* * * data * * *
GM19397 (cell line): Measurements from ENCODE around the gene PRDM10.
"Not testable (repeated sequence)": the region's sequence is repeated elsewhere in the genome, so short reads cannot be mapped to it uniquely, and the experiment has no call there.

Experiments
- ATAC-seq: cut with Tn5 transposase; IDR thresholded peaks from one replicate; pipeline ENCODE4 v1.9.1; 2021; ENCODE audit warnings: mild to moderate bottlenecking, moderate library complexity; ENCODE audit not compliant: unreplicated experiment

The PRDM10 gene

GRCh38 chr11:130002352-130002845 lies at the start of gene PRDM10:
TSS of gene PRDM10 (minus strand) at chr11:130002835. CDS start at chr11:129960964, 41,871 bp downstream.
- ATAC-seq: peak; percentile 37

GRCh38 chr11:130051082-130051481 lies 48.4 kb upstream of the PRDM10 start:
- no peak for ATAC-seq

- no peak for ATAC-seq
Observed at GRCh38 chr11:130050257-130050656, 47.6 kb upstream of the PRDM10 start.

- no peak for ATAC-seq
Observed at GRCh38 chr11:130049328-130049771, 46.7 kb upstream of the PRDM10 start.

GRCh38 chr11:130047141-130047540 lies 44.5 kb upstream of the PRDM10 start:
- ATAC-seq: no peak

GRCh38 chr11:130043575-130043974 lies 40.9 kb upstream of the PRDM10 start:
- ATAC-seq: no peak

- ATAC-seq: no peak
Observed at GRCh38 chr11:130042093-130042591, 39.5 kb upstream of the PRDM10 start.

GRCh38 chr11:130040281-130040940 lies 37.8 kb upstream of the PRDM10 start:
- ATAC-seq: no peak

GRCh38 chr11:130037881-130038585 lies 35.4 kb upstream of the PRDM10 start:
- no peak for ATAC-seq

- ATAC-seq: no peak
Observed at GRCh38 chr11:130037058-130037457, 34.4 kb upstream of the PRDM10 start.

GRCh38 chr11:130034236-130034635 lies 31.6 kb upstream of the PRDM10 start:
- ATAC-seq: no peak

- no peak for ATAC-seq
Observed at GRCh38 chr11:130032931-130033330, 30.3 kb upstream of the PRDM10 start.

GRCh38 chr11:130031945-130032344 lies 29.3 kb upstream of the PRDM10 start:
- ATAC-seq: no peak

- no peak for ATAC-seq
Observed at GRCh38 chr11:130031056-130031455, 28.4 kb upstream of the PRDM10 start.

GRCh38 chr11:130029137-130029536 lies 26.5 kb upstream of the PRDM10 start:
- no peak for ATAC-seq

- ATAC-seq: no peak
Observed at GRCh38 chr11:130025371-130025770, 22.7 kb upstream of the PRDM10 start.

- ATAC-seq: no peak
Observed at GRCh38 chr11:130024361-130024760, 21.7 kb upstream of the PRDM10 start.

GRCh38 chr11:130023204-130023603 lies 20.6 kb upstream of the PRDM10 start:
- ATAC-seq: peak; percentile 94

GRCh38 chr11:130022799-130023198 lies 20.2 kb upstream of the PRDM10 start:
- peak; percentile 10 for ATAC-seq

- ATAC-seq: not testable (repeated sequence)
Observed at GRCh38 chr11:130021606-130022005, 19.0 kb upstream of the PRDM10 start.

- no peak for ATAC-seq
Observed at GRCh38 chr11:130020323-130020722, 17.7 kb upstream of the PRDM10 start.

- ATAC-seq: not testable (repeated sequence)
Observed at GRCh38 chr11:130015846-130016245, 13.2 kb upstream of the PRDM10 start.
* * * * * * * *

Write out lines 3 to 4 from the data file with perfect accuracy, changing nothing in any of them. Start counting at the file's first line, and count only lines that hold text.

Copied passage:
Experiments
- ATAC-seq: cut with Tn5 transposase; IDR thresholded peaks from one replicate; pipeline ENCODE4 v1.9.1; 2021; ENCODE audit warnings: mild to moderate bottlenecking, moderate library complexity; ENCODE audit not compliant: unreplicated experiment